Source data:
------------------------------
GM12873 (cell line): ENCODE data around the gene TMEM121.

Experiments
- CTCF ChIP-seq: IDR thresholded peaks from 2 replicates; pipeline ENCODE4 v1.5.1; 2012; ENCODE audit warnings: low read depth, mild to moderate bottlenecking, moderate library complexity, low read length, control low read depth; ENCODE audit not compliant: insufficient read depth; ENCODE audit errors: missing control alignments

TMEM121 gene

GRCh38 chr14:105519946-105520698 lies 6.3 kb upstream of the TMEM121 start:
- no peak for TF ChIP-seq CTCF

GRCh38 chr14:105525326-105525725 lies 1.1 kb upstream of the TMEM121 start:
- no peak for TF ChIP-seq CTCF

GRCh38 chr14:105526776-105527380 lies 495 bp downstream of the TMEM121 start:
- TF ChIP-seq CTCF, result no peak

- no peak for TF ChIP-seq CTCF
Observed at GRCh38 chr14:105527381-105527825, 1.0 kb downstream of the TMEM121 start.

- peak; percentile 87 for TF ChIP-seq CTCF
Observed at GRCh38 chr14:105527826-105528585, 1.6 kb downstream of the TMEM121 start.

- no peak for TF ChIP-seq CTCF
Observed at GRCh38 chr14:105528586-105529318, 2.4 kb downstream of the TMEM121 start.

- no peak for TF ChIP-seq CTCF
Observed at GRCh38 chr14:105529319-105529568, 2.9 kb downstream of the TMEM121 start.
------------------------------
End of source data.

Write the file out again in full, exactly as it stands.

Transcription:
GM12873 (cell line): ENCODE data around the gene TMEM121.

Experiments
- CTCF ChIP-seq: IDR thresholded peaks from 2 replicates; pipeline ENCODE4 v1.5.1; 2012; ENCODE audit warnings: low read depth, mild to moderate bottlenecking, moderate library complexity, low read length, control low read depth; ENCODE audit not compliant: insufficient read depth; ENCODE audit errors: missing control alignments

TMEM121 gene

GRCh38 chr14:105519946-105520698 lies 6.3 kb upstream of the TMEM121 start:
- no peak for TF ChIP-seq CTCF

GRCh38 chr14:105525326-105525725 lies 1.1 kb upstream of the TMEM121 start:
- no peak for TF ChIP-seq CTCF

GRCh38 chr14:105526776-105527380 lies 495 bp downstream of the TMEM121 start:
- TF ChIP-seq CTCF, result no peak

- no peak for TF ChIP-seq CTCF
Observed at GRCh38 chr14:105527381-105527825, 1.0 kb downstream of the TMEM121 start.

- peak; percentile 87 for TF ChIP-seq CTCF
Observed at GRCh38 chr14:105527826-105528585, 1.6 kb downstream of the TMEM121 start.

- no peak for TF ChIP-seq CTCF
Observed at GRCh38 chr14:105528586-105529318, 2.4 kb downstream of the TMEM121 start.

- no peak for TF ChIP-seq CTCF
Observed at GRCh38 chr14:105529319-105529568, 2.9 kb downstream of the TMEM121 start.